Are our bishops and pastors not our Shepard’s whose job it is to save our souls by bringing us the sacraments? I am surprised so few have been courageous or creative enough to get them to us. Save for the few drive thru confessions I have seen popping up here and there.

    I’ve been researching this topic and have come across a few good resources including this one:

    Thanks for taking the time to read my comment.

    God bless!

  • jeanette

    I started bringing up the subject of planning for death with my entire family. A subject people always tend to avoid or put off. And really, we don’t see a need for it most of the time when we are younger, because it would be a rare instance that we would find ourselves in a situation where those kinds of arrangements need to be made. You kind of figure if one spouse dies, the other will take care of things. But, in the current situation, we don’t know what will happen, and the normal planning situation won’t be normal either. Parishes are saying things like “you can have a memorial later” and I’m guessing you might find the government deciding you will be cremated even if that was not your desire. So, I advise everyone to not be afraid to have these discussions. Another discussion not to be afraid of or dwell upon but just to do the adult thing is to have a list of MULTIPLE people you would designate to care for your children if something should happen, because none of us knows if our FIRST choice people would be able to do that. So, have many choices. These are super hard things to think about, but once you do it, you will feel better for being prepared for things that are out of the realm of normal. Getting these kinds of things out there will help everyone in times of otherwise distressing circumstances.

    My son commented that this is the first time he’s ever heard me talk about this stuff. Yes, it is, because prior to now, there was really no reason to. Now there is, and I’m going to express my wishes while I have the chance, and not make people deal with such decisions later on if the situation arises. As if life is not hard enough!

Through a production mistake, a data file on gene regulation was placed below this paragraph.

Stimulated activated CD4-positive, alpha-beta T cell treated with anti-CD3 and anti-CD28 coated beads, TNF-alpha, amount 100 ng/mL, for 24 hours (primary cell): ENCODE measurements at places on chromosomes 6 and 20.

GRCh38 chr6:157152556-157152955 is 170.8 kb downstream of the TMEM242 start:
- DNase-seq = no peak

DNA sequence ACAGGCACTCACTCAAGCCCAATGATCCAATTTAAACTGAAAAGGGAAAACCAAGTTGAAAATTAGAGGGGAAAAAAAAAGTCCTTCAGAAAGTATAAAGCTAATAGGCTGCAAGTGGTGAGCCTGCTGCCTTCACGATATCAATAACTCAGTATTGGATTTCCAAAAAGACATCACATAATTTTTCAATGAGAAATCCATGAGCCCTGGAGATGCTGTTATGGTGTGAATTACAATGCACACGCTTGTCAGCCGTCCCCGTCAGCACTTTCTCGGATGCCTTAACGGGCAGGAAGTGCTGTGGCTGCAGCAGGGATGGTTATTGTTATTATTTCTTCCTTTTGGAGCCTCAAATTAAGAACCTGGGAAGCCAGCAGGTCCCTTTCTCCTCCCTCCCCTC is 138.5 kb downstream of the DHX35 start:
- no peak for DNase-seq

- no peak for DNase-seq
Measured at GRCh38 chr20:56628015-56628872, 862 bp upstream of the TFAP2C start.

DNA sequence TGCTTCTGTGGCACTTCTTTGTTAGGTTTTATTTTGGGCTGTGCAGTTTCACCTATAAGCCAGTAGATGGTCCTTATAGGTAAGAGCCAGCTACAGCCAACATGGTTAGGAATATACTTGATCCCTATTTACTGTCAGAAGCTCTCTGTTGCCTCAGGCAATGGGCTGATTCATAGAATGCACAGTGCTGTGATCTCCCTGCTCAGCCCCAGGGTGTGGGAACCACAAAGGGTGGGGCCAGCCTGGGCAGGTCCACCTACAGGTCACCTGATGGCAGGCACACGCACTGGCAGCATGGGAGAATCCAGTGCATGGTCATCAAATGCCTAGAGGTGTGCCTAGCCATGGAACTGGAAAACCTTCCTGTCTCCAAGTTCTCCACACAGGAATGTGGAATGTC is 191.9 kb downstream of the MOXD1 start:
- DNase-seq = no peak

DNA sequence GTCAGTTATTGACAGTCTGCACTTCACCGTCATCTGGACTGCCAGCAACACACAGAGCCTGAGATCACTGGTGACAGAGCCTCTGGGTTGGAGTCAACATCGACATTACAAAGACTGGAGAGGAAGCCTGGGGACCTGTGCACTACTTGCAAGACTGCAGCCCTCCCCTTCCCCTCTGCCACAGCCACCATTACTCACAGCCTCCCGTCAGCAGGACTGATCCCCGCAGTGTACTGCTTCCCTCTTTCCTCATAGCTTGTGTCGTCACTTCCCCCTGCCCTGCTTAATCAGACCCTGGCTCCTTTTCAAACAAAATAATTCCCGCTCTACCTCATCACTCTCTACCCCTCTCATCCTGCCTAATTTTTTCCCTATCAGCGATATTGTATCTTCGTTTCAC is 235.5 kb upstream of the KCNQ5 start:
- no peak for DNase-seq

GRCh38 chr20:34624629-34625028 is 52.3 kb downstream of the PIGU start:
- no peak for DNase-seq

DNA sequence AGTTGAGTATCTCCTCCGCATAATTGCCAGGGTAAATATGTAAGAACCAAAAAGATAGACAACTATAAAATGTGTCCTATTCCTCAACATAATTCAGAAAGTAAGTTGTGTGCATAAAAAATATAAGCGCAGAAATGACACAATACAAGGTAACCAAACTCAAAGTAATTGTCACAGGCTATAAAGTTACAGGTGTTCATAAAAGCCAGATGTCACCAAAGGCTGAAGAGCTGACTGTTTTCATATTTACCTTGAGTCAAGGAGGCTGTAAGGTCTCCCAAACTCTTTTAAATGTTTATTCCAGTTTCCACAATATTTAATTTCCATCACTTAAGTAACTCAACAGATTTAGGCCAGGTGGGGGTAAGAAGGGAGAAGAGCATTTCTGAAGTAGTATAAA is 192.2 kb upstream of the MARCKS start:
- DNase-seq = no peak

Parents are particularly going to be stressing about this kind of stuff, because the whole weight of the world is on your shoulders when you think of your kids in this situation. Be proactive and you will be less stressed. Just a few words to tell people what you want will open them up to making their own plans. You’d be surprised how much tension it relieves if you break the ice on the subject. Most people are afraid to bring up the subject, but we need not be. Most people are not going to have to face death, but some will. It mostly will not be parents of children, it’s just not statistically likely. But it is never wrong to be prepared.

    Another tip: my daughter’s husband works in a medical setting, and they are told to strip their clothing off as soon as they get home, and put it in a plastic bag. That’s good advice if anyone should find themselves having to go to the hospital for any other medical reason during this time of viral germs being present and be there for any great length of time (and if you know people who are working in such settings, they probably will agree with this).

Leave a Reply

Your email address will not be published. Required fields are marked *